Wednesday, April 14, 2010

Piano, piano, but run fast girlfriend…

At times, I have found myself so overwhelmed and homesick, that I question whether studying abroad was the right thing to do. Never in a million years, prior to leaving, would I have ever thought that this would be the case. It’s not where I am that makes me uneasy, it’s what I left behind and what I am unable to recreate here. I have never lived a day without playing soccer, or riding horses, or even my dogs. (My parents are going to be offended they didn’t make this list, but skype is keeping us pretty well connected!) The bottom line- the experience of studying abroad provides you with a new appreciation for all the people/animals, places, and activities that you tend to take for granted at home, making very clear the things that you hold closest.

Piano, piano- slowly, slowly. That’s the motto for life here in Italia… Don’t rush your everyday routine because you will inevitably overlook some of the most charming details of life. (i.e.) By worrying so much about the things I don’t have, I came very close to ruining what I do have- an opportunity to live life in a new way every single day… Not until I was able to recognize this, could I begin to fully seize all that this little city with a big heart has to offer.

Running has played a very important role in all of this and has allowed me to view parts, in and around Florence, that a person wouldn’t necessarily get to see on an ordinary basis. I typically run a little after sunrise (around 6:30 am), mostly because crowds mob the streets during the day and you WILL get run over or get stuck behind the adorable old lady with her bread. This time, when it’s just me and the cobblestone, has been that which has allowed me to build the deepest connection with the city and its intricacies.

Running in the late afternoon is a whole other, much more amusing, story however. This is when you get a real taste for the “the people.” I always laugh, because no matter what, you are going to get your fair share of catcalls and people that really just want to talk to you. The other day, I was walking back from the park in a Red Sox hat and carrying a soccer ball. I heard “Ragazza! Ragazza! You are from Boston. Talk to us!” Against my better judgment, I turned to face the old man standing in front of his restaurant, with several other younger guys surrounding him. I talked with one of them, while the others kicked my ball about the street. In the end, I came out with free pizza for the rest of my time in Florence. This just proves that the smallest everyday activity can be a cultural experience in one way or another.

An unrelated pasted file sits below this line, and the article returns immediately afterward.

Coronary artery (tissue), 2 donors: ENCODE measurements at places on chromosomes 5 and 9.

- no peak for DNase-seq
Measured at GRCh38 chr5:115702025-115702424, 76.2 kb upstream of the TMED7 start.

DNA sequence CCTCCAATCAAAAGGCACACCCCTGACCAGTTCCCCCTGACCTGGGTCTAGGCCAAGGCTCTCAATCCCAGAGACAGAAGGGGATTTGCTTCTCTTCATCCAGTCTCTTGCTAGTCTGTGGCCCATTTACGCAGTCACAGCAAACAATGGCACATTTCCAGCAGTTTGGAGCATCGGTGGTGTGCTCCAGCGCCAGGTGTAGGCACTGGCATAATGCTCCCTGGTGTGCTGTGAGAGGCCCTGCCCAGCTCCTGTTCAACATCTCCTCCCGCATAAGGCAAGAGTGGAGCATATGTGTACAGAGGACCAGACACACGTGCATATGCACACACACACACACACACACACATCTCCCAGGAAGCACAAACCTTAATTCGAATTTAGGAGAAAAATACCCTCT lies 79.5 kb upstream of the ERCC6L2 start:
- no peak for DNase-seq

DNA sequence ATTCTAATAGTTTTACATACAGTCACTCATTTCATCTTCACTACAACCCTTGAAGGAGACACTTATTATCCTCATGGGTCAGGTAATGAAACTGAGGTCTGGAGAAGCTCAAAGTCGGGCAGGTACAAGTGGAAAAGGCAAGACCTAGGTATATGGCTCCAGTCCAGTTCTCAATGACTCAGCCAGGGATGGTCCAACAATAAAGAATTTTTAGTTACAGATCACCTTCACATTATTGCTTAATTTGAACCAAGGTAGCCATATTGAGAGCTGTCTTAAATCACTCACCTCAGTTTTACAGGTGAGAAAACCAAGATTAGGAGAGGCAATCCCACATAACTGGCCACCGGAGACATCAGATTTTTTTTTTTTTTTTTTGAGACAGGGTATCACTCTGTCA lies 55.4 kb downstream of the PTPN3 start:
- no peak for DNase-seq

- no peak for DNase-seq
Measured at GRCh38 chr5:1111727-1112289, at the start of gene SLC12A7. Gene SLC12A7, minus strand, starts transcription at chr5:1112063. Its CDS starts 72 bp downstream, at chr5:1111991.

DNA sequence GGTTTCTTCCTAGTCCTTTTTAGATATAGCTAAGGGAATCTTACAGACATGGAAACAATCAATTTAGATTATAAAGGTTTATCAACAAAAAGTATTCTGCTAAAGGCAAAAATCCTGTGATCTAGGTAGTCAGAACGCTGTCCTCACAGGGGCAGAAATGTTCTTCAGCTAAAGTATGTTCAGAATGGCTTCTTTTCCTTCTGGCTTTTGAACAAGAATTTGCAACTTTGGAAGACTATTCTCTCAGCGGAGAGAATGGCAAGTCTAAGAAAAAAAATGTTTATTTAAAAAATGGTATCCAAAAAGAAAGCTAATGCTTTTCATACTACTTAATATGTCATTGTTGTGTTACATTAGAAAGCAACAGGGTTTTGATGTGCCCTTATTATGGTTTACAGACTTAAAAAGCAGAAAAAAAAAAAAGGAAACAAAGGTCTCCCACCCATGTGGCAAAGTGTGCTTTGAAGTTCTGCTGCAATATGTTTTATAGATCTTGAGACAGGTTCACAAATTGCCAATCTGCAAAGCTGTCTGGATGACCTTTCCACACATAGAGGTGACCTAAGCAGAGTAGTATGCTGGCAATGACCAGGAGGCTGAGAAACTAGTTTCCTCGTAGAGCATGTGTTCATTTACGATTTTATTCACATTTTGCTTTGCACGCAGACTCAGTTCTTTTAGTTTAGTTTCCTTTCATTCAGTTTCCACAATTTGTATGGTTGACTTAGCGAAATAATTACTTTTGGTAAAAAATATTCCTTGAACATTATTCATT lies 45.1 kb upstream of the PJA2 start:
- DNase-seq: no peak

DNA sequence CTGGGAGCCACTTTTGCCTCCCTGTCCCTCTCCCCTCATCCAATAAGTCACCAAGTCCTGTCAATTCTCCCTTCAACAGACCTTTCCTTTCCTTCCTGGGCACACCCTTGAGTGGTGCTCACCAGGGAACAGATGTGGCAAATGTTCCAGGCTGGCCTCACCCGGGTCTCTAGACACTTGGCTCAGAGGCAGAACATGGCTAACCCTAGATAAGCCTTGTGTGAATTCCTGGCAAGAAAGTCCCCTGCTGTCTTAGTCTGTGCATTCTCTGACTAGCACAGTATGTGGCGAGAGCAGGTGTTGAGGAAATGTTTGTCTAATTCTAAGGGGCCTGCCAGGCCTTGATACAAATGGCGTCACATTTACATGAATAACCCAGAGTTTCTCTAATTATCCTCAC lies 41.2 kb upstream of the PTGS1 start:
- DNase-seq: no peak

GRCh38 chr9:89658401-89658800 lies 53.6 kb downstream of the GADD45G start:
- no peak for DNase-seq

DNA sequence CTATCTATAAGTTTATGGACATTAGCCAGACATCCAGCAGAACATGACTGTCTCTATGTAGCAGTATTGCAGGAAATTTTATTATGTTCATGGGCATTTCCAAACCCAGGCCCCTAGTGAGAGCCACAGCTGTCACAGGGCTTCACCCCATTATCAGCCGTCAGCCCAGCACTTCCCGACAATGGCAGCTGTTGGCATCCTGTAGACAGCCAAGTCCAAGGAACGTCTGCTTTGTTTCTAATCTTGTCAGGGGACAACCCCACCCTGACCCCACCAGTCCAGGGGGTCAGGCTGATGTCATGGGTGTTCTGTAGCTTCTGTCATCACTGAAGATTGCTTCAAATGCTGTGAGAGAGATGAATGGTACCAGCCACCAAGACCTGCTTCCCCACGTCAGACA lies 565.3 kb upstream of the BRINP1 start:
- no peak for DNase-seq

Why I’m bothering to mention this- today is exactly 30 days from when Rebecca and I return home and we certainly have a lot left to see and lifetimes of knowledge left to learn.

A presto,


  1. "Piano, piano". Maybe slowing down is exactly the lesson you were intended to learn, to make the most out of every day and take the time to appreciate everything and everyone in your life. In this sense, is even homesickness a gift? I truly believe we cannot appreciate what we have (home, family, friends, sports, . . . )until we have left them. Beautiful post, Lindsey!

  2. I love this post! Totally understand those feelings of homesickness/appreciation

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